A PipeCo model works on the basis of splitting the investment in a new district heating scheme into the expensive heat distribution network, which lasts for 50-60 years before refurbishment, from the energy generation plant and ancillaries, which have a lifecycle of 15-20 years before replacement.
It could work like this:
- Company “A” borrows money and builds a district heating scheme. After commissioning the scheme, the overall costs are known and the income from customers “C” has been secured. At this point, A sells the pipe network to Company “B”, the PipeCo. B is backed by institutional finance which is happy with a low-risk return over several decades.
- A continues to operate the system. From its’ energy centre it supplies C over the PipeCo network, for which it pays a regular (but relatively small) use of system charge to B.
A has managed in the short term to offset its biggest cost (ie the pipe network) leaving it with the parts of the project with a higher IRR that can be financed for a shorter period at higher discount rates.
A then starts looking for another project and the whole process starts again. A and B are in a symbiotic relationship but each have the funding structure suitable for their role in the project.
How can a PipeCo unlock greater investment?
It has also been suggested that the PipeCo model could facilitate competition on the generation side by opening up the possibility of multiple suppliers using the same distribution system, as is the case in Denmark.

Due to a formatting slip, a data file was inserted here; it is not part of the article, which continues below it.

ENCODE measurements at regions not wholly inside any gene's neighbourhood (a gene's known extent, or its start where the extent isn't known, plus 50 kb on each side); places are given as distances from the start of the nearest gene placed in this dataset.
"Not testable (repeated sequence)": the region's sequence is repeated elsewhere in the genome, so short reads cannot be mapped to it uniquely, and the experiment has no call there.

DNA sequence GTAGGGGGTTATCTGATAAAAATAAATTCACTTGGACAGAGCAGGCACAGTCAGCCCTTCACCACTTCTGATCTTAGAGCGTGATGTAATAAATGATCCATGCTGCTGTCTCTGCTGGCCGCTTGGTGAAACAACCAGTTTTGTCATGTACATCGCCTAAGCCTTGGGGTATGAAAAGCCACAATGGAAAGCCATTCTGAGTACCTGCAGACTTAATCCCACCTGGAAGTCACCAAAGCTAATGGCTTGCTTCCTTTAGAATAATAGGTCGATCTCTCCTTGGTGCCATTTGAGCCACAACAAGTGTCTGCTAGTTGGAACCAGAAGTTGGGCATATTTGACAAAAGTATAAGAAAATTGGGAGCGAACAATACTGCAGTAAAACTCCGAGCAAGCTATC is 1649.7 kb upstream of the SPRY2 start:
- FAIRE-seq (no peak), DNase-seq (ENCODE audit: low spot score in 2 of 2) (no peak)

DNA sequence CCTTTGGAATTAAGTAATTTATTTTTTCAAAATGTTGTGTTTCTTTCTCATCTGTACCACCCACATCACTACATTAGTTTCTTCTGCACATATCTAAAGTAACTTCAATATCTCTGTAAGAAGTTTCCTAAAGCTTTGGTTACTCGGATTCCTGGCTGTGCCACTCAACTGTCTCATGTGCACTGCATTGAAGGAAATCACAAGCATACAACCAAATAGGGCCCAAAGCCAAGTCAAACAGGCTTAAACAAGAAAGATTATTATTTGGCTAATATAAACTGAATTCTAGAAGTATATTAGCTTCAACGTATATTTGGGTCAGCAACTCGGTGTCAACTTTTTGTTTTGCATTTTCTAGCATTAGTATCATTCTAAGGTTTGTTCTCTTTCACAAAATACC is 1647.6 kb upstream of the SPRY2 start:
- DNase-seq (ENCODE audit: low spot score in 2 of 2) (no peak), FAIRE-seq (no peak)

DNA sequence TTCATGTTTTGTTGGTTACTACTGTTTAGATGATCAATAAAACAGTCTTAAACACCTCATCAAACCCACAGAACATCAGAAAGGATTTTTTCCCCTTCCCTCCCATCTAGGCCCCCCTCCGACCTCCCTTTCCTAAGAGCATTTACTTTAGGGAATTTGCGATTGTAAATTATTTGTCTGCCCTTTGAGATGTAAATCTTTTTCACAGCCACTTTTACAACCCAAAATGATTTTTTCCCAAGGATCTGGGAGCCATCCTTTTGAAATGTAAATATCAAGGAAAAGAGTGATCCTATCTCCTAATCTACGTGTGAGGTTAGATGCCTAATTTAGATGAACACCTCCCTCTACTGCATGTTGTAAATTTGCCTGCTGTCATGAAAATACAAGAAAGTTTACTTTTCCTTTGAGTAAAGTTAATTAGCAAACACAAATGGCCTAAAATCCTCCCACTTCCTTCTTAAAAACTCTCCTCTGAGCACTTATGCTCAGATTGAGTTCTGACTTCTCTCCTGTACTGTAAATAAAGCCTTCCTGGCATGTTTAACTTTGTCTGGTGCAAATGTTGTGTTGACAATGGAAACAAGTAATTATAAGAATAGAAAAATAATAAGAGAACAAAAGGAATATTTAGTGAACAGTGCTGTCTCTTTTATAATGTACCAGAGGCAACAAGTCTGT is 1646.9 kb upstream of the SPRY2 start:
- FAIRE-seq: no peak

Where this model is uniquely suited for the UK market is that is also facilitates refinancing of the expensive, long-term distribution asset by third-party investors – for instance by creating a portfolio of heat network investments of a sufficient scale that would appeal to pension funds and other capital investors interested in low-risk long-term investments.
This refinancing will benefit the initial heat network developer, regardless of whether they are public sector or private sector, as a substantial portion of the initial investment cost can be recouped shortly after commissioning of the network.
Creating a portfolio of distribution infrastructure across the UK will further de-risk refinancing of the asset from the view of an external investor. And by attracting investors who prefer low-risk, long-term investments, the financial viability of heat networks with a sub-commercial IRR is not compromised by requiring costs to be fully recouped in a fraction of its lifetime. This might lead to larger projects being delivered which can achieve economies of scale.
To our knowledge, at least one form of PipeCo already exists in the utility world (connected to property development) and one major player in the UK district heating market is seriously considering setting up a PipeCo. However, this will not provide the capacity to cope with the portion of the 200 heat networks coming to the commercialisation stage this year and next.
Time is of the essence, and as the UK Government is reviewing its Heat Policy this year, this should provide an opportunity to examine seriously how a PipeCo intervention could unlock the potentially large UK heat market.
Ian Manders is a consultant advising the Danish Embassy on UK local energy policy and former Deputy Director of the Combined Heat and Power Association (now ADE). Dr Tanja Groth is Decentralised Energy Manager at the Carbon Trust.